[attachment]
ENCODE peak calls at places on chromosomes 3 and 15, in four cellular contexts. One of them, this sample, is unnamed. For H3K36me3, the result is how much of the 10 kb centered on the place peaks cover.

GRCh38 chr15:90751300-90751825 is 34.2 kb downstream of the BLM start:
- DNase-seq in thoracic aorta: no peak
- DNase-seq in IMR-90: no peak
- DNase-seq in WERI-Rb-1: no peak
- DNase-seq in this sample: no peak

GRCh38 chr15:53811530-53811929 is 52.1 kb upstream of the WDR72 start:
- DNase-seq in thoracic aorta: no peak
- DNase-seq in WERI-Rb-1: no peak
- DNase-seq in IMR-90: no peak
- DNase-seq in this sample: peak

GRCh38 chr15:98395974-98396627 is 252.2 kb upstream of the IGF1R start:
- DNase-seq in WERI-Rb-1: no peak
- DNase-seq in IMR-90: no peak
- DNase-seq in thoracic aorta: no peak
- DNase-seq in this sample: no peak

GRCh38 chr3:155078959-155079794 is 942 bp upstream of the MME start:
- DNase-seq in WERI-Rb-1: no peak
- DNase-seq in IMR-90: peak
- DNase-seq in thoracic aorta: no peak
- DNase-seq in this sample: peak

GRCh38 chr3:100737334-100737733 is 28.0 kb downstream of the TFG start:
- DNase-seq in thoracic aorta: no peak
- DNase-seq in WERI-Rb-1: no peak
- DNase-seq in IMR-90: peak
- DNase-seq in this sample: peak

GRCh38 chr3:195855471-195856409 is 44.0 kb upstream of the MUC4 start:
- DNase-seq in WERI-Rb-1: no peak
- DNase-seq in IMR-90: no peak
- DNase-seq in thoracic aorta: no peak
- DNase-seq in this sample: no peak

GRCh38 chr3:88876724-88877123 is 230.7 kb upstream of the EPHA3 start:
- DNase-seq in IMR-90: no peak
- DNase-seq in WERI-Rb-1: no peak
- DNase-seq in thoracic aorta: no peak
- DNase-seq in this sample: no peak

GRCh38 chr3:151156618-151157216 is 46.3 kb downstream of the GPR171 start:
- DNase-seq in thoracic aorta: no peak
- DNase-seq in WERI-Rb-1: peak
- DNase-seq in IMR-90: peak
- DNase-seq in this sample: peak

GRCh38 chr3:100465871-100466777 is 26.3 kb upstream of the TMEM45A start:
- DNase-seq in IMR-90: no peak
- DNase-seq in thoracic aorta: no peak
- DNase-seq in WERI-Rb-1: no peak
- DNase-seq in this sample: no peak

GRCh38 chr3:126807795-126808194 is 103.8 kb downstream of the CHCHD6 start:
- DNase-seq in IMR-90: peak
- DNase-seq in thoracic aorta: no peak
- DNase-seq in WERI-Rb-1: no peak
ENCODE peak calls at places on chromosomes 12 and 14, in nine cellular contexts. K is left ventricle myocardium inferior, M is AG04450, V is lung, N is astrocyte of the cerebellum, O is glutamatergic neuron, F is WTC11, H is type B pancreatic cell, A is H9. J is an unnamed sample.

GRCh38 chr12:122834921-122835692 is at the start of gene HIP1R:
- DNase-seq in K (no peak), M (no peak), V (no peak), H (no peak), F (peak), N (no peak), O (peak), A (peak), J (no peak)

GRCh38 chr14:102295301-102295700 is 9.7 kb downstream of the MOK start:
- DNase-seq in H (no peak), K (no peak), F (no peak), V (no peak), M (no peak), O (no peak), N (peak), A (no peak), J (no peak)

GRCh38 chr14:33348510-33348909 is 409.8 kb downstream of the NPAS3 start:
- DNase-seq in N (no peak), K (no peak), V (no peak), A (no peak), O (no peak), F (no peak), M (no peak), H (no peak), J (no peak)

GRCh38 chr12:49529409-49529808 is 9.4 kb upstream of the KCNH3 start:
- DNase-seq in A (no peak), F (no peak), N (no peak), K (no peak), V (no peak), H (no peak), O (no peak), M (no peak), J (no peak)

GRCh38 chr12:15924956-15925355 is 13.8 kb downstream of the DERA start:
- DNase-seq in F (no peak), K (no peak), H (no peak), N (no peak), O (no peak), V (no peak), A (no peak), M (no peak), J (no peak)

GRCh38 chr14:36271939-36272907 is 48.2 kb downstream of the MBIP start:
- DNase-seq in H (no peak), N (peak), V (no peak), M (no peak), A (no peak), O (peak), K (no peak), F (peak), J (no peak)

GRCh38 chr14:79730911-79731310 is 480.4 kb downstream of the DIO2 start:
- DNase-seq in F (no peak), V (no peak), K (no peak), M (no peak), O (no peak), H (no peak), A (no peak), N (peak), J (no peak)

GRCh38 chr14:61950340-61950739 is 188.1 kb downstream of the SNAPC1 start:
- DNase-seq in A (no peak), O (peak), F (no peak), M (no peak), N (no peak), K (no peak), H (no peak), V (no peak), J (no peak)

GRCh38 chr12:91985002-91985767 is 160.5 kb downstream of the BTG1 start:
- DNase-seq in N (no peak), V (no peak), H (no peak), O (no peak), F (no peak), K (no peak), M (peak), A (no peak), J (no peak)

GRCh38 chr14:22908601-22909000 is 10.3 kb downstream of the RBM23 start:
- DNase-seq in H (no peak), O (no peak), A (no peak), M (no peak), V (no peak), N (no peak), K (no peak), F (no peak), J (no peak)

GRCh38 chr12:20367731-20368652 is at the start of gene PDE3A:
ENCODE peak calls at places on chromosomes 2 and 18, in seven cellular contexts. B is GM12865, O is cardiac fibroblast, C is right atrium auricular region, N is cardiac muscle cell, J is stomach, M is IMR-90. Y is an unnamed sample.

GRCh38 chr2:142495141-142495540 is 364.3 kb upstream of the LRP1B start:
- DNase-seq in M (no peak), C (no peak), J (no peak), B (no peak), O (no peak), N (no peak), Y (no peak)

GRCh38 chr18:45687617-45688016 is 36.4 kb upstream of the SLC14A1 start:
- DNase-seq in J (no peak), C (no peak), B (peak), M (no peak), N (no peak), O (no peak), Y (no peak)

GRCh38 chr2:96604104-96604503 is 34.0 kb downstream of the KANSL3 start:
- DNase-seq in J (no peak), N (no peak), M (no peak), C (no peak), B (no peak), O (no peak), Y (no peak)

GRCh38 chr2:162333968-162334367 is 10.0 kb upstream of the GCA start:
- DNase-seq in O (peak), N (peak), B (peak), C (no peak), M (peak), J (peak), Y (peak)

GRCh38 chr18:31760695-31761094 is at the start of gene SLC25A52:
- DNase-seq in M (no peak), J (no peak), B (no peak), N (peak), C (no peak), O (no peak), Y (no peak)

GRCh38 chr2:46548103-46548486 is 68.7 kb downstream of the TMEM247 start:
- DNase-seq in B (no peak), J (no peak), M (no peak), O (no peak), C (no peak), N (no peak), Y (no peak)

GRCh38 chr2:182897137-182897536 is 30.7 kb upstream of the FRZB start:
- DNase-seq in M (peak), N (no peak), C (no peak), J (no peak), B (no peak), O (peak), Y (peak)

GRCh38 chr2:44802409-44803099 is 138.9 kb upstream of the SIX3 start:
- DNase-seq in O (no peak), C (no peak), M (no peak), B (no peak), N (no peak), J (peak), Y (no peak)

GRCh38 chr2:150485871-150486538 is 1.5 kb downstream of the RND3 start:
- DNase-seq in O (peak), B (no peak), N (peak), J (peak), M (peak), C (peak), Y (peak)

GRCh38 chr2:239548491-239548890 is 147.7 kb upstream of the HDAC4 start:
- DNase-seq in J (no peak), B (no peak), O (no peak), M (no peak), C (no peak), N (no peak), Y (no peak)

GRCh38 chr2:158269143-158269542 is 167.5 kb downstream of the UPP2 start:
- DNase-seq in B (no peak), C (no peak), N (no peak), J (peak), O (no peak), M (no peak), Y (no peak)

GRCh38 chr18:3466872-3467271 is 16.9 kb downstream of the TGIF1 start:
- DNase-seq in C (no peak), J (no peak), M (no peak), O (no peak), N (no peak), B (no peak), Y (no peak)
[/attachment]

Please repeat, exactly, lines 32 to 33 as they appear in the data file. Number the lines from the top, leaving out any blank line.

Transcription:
GRCh38 chr3:88876724-88877123 is 230.7 kb upstream of the EPHA3 start:
- DNase-seq in IMR-90: no peak